To support the development of young leaders in political parties in Myanmar, DIPD held a series of youth party leadership training sessions from November 24th to December 2nd. The training program was conducted at the DIPD Dialogue and Resource Center in Yangon and convened 42 youths.
Report by Ran Lunn Aung, DIPD Youth Project Coordinator in Myanmar
The youth participants came from three existing party alliances – United Nationalities Alliance, Federal Democracy Alliance and National Brotherhood Federations; and from three major parties – National League for Democracy, Union Solidarity and Development Party, and National Unity Party. Through the training sessions, party youth leaders analyzed different models of party youth wings and leagues, developed strategies for amplifying youth voices in parties, and agreed to seek to implement youth structures, training programs, and other initiatives in parties.
Youth Participation in Parties and Elections is crucial
Youth participation is essential to make Myanmar’s political dispensation more inclusive and democratic due to the high amount of youths within the country – according to Population Reference Bureau approximately more than a third of the population is between the age of 15 and 35 years. In answering the question “Why should parties care about the youth?”, a participant in the training answered, “Youth are many in numbers… as it is said youth constitute one third of the population. And we, as youths, can mobilize our peers to vote for us and to join our parties.”
Political parties can be a valuable channel of participation for youth in Myanmar. However, youth have limited access to decision making processes in parties and to meaningful roles in parties and party activities. Few parties have youth wings, and most of those wings are inactive. Youth representation in leadership is low, with few seats on Central Executive Committees of political parties, and youth representation in the National Assembly less than 5% of elected representatives. In the light of this, the training program aimed at strengthening the role of youths in party structures and increase youth participation in parties’ decision-making and policy formulation by helping them develop strategies, techniques, and action plans that address increased youth participation in these key areas.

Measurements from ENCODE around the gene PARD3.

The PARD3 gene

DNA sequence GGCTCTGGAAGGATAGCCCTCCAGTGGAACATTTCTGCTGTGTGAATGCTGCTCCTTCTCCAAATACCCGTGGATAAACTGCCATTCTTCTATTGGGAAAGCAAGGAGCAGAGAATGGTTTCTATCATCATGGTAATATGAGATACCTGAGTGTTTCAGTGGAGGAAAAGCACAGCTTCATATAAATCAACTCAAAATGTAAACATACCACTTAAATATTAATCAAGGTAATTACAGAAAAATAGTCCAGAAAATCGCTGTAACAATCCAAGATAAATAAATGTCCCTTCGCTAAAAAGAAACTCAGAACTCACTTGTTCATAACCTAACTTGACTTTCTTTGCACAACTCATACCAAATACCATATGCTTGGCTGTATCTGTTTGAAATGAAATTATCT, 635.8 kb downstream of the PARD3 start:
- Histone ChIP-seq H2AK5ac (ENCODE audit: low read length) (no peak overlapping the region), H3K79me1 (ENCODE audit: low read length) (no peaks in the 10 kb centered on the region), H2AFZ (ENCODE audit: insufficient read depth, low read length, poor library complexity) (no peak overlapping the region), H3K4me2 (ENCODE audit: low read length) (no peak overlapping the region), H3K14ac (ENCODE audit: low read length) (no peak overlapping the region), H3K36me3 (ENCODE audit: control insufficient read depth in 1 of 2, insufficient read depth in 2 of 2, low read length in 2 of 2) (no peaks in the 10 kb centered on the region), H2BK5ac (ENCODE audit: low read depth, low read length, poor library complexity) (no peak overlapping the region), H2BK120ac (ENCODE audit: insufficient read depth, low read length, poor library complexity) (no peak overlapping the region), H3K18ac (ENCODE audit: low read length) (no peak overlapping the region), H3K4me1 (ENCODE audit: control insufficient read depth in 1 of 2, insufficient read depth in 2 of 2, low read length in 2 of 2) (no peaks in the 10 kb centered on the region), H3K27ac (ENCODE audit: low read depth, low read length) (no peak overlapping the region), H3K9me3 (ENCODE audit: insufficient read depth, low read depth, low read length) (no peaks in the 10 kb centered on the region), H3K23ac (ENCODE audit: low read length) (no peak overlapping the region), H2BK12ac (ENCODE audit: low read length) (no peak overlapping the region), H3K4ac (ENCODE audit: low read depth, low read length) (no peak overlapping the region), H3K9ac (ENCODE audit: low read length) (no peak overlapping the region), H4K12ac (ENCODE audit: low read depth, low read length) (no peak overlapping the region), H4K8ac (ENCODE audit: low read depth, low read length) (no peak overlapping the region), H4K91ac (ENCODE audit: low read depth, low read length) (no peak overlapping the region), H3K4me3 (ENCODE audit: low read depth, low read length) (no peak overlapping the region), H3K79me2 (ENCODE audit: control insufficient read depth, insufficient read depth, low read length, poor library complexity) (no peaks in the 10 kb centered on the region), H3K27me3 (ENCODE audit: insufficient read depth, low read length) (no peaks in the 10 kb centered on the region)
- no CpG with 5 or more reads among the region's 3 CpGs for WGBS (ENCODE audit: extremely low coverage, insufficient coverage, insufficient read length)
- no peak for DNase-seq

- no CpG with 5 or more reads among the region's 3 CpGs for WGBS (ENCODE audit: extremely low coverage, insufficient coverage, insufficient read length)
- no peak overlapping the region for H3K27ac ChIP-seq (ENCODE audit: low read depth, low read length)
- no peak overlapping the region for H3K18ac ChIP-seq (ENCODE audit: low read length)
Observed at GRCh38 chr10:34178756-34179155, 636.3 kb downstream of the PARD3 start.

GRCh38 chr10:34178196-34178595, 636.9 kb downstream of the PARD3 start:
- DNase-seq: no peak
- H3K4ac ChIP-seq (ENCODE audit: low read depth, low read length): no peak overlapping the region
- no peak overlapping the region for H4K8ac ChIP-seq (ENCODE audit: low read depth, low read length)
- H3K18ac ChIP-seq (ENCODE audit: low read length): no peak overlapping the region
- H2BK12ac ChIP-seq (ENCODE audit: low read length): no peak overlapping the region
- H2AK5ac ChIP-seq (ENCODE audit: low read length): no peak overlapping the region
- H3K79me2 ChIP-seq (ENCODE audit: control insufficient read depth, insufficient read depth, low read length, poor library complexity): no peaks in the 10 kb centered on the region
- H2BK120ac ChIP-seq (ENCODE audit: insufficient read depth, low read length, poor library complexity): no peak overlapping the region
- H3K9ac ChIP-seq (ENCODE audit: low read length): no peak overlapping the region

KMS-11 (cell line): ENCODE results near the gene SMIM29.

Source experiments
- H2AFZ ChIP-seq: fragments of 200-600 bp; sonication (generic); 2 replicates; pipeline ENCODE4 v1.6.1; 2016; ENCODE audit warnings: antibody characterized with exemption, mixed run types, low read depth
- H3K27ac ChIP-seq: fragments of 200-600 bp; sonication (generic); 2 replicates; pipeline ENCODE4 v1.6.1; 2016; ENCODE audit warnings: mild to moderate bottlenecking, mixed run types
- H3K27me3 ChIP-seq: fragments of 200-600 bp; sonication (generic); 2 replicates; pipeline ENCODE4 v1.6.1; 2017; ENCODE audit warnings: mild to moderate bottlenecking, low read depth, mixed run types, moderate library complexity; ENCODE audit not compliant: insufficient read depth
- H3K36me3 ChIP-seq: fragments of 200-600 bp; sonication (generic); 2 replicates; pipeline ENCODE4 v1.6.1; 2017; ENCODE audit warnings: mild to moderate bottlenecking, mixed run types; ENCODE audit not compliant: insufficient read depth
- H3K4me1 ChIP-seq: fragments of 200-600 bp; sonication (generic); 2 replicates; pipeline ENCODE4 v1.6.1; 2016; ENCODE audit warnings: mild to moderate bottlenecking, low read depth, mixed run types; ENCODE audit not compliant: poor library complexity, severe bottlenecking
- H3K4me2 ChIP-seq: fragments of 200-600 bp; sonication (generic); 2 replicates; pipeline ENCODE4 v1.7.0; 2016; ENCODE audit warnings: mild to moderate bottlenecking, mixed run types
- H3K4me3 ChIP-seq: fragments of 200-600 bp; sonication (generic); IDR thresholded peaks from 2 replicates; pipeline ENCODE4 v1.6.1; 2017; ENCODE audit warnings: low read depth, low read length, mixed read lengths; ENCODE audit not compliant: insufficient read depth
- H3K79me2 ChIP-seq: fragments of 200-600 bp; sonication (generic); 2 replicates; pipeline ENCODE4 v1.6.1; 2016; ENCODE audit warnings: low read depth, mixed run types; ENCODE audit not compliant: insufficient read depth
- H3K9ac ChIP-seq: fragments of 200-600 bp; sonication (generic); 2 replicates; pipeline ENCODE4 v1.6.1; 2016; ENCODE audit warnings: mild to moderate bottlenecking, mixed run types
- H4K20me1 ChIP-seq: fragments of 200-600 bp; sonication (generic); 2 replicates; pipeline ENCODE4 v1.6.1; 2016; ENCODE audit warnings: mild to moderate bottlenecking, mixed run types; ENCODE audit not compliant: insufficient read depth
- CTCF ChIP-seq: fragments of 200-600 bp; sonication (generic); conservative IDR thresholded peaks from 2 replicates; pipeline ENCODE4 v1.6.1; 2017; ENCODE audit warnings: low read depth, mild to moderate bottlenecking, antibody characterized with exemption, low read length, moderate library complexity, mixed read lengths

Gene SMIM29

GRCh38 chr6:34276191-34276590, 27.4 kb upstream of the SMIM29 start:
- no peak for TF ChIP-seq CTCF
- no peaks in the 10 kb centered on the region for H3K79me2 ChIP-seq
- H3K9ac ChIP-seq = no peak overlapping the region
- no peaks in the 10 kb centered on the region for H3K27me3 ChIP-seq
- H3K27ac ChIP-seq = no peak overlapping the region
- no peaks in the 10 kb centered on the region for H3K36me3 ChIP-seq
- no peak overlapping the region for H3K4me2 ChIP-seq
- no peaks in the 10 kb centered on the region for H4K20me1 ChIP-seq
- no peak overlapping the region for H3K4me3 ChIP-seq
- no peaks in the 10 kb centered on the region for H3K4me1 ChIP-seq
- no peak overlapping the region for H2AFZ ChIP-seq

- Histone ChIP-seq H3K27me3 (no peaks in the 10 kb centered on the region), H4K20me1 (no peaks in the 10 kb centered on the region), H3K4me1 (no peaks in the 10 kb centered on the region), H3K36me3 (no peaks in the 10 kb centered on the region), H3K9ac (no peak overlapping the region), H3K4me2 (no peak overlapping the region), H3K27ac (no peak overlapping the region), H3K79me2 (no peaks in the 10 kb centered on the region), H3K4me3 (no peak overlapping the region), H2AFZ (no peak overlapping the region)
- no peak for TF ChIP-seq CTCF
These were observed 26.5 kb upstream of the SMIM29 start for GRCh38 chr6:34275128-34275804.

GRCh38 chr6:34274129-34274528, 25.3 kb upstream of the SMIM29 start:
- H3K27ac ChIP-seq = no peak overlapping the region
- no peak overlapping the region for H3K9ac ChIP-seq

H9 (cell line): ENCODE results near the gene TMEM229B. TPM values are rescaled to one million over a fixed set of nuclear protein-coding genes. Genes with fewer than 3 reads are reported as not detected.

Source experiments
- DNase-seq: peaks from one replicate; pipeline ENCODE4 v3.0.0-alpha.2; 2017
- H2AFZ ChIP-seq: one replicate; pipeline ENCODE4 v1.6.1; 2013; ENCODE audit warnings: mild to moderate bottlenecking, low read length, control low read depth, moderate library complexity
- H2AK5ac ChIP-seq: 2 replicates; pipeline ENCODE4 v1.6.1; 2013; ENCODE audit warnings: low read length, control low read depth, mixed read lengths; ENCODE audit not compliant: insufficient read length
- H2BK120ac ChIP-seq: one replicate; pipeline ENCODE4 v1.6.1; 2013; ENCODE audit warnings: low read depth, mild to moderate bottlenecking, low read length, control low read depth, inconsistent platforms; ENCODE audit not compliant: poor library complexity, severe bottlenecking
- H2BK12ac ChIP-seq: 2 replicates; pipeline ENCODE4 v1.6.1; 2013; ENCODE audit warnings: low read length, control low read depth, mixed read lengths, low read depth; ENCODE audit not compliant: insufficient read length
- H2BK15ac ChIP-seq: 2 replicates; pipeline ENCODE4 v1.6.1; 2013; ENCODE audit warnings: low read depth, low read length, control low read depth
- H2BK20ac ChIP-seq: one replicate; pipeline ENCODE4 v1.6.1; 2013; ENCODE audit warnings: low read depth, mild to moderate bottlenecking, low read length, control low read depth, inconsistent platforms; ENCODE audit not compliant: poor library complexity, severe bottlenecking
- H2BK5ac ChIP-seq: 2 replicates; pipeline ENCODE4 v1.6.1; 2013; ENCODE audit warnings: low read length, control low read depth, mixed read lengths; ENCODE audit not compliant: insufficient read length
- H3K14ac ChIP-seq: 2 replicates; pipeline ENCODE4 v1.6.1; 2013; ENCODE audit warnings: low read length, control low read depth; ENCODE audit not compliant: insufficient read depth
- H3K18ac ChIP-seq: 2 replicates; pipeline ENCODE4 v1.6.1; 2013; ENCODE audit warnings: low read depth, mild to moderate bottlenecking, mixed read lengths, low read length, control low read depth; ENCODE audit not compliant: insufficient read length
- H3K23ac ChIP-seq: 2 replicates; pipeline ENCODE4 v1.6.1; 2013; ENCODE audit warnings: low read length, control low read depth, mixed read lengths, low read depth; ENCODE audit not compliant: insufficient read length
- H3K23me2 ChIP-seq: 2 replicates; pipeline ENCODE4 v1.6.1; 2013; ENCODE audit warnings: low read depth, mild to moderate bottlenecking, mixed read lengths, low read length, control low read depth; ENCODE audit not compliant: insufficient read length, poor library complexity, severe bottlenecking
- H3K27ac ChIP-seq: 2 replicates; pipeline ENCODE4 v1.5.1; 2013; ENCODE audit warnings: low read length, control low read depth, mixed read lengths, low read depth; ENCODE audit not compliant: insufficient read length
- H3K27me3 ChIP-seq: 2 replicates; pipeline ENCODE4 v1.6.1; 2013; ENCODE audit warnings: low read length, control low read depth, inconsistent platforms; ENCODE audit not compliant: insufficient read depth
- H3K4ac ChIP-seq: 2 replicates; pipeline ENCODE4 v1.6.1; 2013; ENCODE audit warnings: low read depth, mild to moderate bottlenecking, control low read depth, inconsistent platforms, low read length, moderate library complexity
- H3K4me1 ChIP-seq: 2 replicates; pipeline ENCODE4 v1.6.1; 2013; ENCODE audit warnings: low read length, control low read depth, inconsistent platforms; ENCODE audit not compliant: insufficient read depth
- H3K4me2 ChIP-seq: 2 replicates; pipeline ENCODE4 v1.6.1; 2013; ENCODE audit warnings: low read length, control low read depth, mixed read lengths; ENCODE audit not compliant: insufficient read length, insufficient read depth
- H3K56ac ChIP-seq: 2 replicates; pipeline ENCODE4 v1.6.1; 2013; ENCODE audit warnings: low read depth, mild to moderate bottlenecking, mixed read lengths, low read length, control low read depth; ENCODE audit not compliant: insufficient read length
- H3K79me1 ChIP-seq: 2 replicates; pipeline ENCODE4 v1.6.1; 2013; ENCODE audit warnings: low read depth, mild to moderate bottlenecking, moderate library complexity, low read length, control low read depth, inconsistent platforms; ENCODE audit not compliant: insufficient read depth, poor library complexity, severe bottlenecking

Building trust among youth leaders
Jeremy Liebowitz, who is the political party expert of DIPD Myanmar shared different models of party youth wings and organizations from a range of developed and developing country contexts, including Denmark and South Africa. During the last session, participants developed individual party action plans, drawing on the SWOT analyses, models of youth organization in parties, advocacy strategies, inclusiveness, and the stakeholder influence mapping exercise. Common areas of focus identified by the groups were increasing youth participation in leadership and policy formulation, building youth structures and increasing opportunities for youths as campaigners and candidates.
The training session not only provided valuable information on models of youth wings based on the DIPD publication ‘How To Build a Youth Wing’, but also helped the party youth leaders build trust within and across parties. As a participant said, “The training not only enriched our knowledge but we [also] feel that we (youths of different parties) are more close to each other after sharing our experiences. I found that they (youths of the other parties) are quite open to us.”
The way forward for DIPD is to empower political youth leaders so that they can take on new roles and bigger responsibilities within their parties and also build youth structures to increase youth participation.
For more information on DIPD and Myanmar
Contact Senior Advisor at DIPD, Hanne Lund Madsen at firstname.lastname@example.org
or Coordinator for Myanmar, Thazin Myint at email@example.com